On October 15, 2011, over 100 New Haveners decided to gather on the Green in a movement they called “Occupy New Haven,” a spin off of the Occupy Wall Street Movement happening across the country. The occupy movement was created to protest against economic inequality, in which 1% of our country owns the vast majority of wealth, as well as the corporate influence on the government.
Here in New Haven, for six months, occupiers lived on the green. However, their stay was not welcomed by city officials. The city filed two lawsuits against the group, hoping to evict, but with the help of Lawyer Norm Pattis, the city's suit was blocked, prolonging the occupiers' stay. While occupying the green, the protesters began asking the question: Who really owns the land? Some believed the green belonged to its proprietors who privately own it, others said it belongs to the general public. Occupy New Haven, knowing the history of this region, made the claim that the land rightfully belonged to the Indigenous people from whom it was stolen. Gordon Fox Running Brainerd, who is a Bear Clan medicine chief in the Quinnipiac tribe came to the Green during the occupation. Fox Running talked about how European disease killed thousands of natives, making it easier to claim their land. He also talked about how Europeans took advantage of native americans and stole their land.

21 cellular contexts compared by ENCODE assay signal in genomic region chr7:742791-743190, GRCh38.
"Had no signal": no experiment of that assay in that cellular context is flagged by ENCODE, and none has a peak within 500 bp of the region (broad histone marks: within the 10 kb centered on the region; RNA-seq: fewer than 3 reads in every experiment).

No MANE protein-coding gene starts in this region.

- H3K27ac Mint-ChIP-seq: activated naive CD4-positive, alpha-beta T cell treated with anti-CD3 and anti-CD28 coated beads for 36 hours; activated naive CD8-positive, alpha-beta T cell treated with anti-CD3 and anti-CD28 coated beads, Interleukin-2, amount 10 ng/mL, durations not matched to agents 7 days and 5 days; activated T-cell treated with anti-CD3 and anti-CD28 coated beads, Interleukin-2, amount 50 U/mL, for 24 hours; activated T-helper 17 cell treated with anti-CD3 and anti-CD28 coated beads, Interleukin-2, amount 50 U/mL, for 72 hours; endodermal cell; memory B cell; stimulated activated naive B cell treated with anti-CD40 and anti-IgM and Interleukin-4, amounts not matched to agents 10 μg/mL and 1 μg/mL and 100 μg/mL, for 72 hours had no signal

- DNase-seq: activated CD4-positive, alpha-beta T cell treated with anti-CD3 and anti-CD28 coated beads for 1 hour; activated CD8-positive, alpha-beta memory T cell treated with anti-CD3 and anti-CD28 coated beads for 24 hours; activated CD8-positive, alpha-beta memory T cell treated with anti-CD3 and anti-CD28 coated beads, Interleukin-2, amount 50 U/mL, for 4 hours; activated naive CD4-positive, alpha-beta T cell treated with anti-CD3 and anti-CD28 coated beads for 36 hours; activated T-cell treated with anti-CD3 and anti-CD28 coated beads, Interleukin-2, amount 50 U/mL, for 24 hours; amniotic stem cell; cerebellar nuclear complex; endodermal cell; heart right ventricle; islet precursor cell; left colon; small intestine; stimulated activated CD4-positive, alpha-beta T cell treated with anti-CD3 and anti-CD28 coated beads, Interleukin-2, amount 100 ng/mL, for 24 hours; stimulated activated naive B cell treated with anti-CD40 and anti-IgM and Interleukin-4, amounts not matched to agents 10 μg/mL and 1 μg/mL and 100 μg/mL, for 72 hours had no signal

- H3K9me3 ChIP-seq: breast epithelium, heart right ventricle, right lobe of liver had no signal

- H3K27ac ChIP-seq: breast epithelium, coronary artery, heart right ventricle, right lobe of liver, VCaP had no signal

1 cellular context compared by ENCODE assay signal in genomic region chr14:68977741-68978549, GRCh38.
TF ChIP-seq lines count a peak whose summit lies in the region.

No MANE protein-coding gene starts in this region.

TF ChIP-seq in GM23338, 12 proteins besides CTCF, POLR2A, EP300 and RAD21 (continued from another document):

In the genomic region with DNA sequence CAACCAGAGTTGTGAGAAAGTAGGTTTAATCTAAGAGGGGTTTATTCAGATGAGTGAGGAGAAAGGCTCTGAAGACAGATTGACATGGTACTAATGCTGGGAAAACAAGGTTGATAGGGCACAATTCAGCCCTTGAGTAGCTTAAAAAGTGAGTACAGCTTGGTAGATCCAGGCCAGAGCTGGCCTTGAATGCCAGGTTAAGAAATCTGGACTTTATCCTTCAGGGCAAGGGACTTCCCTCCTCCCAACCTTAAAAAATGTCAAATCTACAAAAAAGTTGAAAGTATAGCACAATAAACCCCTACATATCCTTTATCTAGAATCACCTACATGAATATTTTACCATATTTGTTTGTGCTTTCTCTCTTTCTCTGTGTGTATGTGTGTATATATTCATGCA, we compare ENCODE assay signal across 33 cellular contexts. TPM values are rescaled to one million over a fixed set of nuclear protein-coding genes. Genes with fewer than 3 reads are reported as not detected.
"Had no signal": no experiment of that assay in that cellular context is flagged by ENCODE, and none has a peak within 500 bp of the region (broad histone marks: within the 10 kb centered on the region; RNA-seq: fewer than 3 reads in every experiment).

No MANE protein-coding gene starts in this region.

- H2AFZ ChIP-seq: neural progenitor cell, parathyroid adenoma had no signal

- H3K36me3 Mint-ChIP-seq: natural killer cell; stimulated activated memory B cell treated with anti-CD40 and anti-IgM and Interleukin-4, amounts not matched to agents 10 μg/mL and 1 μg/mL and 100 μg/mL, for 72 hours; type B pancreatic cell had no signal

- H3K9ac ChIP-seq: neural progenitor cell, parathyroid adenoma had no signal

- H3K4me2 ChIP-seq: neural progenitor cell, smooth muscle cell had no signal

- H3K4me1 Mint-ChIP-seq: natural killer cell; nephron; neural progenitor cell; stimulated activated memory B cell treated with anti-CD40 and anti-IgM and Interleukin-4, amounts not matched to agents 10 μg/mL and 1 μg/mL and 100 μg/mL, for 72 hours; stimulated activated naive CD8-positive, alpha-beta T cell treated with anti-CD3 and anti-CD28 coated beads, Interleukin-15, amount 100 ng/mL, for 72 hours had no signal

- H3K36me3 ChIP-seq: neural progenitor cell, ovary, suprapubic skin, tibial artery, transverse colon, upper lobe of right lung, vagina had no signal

On April 17, 2012, the city ruled that it does have the right to evict the occupiers from the green. The next morning, police began dismantling protester’s tents and removing them from the green. Some occupiers left peacefully while many others resisted leaving. By the end of the clearing, New Haven police arrested 13 occupiers charging them with disorderly conduct and inference. Although the Occupy movement didn’t last in its original form, their ideals live on in leaders like Alexandria Ocasio Cortez and the progressive left who are advocating for the working class and fighting against income inequality.